Wilf Stevenson on the slippery slope of increased closures of community libraries
The Public Libraries and Museums Act 1964 places a statutory duty on library authorities to provide a ‘comprehensive and efficient’ library service. Responsibility to fund and deliver libraries lies with councils, but the policy lead is vested in the Department of Culture Media and Sport.
Last year there were some 3,243 libraries in England, which attracted 256 million visits, and generating 244 million book loans. But these figures mask the fact that this is a service in crisis; one that is no longer ‘comprehensive and efficient’, despite demands being placed on it by communities which retain an appetite for reading.
According to the Libraries Minister, Ed Vaizey, about 60 libraries have closed since the government took office. But according to Voices for the Library, 201 library service points were closed last year. A further 336 are threatened with closure so far this year. And the Arts Council England, which has been given responsibility for libraries but no additional money, predicts a further cut of at least 40% by 2016.
The Library Campaign is the national group for library users. Its chair, Laura Swaffield, says: “Library users have appealed time and again to the minister to intervene against mass closures. He has a legal duty to ‘superintend and improve’ the service. But he does nothing.”
Libraries offer a lifeline to many people in need – especially those with no internet access, families with small children, those in education and older people. As has been said, Public Libraries are the last refuge of a civilised society. According to the Library Campaign, many communities are now trying to run their own, as the only way to save them. According to the Chartered Institute of Library and Information Professionals, 13% of councils have set up community-managed libraries.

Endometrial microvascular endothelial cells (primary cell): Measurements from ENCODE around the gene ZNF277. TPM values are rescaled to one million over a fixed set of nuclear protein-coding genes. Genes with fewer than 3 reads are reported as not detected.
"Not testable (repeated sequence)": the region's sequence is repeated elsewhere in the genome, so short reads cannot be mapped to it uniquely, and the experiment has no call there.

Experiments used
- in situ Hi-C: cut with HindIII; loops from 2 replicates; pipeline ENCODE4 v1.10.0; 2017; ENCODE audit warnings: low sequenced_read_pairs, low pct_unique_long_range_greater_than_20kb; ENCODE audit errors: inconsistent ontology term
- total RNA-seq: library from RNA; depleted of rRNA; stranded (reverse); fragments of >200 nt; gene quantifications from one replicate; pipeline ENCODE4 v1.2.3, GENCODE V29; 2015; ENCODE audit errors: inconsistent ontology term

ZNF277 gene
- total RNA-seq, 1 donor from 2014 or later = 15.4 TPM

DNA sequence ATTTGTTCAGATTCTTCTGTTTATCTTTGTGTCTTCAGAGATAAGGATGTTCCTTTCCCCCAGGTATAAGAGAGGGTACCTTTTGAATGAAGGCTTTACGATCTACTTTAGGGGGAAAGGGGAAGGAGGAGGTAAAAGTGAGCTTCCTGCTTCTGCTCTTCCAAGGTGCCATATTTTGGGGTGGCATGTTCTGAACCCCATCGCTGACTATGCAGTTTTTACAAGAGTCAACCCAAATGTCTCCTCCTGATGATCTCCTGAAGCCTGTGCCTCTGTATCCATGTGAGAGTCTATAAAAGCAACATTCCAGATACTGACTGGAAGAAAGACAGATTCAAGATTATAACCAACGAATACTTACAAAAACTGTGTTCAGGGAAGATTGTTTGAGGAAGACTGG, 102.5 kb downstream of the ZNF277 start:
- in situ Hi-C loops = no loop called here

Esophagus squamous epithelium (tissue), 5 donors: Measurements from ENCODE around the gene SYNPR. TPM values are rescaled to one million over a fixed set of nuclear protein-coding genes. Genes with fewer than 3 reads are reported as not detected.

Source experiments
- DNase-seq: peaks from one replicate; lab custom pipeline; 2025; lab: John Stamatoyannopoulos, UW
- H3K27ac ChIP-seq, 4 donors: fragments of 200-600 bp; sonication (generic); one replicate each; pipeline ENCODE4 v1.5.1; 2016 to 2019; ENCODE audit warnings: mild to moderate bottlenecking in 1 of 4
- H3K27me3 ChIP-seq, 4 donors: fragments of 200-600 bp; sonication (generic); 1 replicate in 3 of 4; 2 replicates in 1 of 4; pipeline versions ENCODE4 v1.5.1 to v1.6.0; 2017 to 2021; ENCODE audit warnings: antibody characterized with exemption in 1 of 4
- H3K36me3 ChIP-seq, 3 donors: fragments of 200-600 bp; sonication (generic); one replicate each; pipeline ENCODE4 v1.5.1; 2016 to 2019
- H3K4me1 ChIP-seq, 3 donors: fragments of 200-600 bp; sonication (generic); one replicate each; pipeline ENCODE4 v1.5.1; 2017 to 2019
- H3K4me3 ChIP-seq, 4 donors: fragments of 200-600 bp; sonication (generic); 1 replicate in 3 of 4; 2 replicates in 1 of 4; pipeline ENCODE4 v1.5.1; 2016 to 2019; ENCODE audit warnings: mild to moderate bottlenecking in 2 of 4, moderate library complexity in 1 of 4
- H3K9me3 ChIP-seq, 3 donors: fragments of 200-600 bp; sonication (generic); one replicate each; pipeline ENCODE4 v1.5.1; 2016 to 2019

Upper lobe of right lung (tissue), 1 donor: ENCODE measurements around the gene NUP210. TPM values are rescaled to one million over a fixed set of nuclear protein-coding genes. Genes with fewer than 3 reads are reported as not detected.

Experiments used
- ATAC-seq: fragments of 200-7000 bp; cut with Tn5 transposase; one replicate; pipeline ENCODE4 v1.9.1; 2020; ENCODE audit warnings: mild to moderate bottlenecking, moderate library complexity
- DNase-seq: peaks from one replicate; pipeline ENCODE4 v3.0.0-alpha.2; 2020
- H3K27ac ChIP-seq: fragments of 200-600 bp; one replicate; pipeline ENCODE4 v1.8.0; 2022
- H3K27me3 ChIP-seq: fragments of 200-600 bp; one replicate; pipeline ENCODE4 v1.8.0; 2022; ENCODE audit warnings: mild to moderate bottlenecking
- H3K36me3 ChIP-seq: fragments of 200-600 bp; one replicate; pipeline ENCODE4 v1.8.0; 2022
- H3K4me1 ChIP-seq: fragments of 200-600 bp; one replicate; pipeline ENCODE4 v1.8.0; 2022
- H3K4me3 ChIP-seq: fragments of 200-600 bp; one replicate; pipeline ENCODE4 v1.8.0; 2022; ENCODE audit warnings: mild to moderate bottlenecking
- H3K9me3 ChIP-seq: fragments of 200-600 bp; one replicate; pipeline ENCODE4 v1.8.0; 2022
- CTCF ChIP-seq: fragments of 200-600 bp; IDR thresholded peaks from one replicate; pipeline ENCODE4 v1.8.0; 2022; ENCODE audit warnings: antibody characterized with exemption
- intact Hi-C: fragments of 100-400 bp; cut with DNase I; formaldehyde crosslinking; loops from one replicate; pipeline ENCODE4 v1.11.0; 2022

Handing over libraries to volunteers continues to divide opinion. In Doncaster, Gloucestershire, Somerset and Surrey, local campaigners have made legal challenges to changes in library policies. Public libraries are a huge asset to any community – as demonstrated by the numerous communities that have gone to great lengths to prevent local services from closing down. Only certain communities however, have the resources to effectively set up and run a library; and there must be a concern that the proliferation of these models could lead to a ‘postcode lottery’ that undermines the benefits of skilled and trained library staff and underestimates their role in delivering an effective public service.
The experiences of existing community managed libraries demonstrate there are important lessons to be learnt, as well as difficult questions to be asked. Policymakers at both national and local level should take the opportunity to learn from these experiences, so that the library service can continue to be a thriving community resource.
These issues were raised in a recent DCMS Select Committee Report which said: ‘Councils which have transferred the running of libraries to community volunteers must above all continue to give them the necessary support, otherwise they may wither on the vine and therefore be viewed as closures by stealth’. Ministers must now say whether or not that is their plan. Our Libraries are too important to be neglected in this way.
Lord Wilf Stevenson of Balmacara is a Shadow DCMS Minister in the Lords
Published 29th October 2013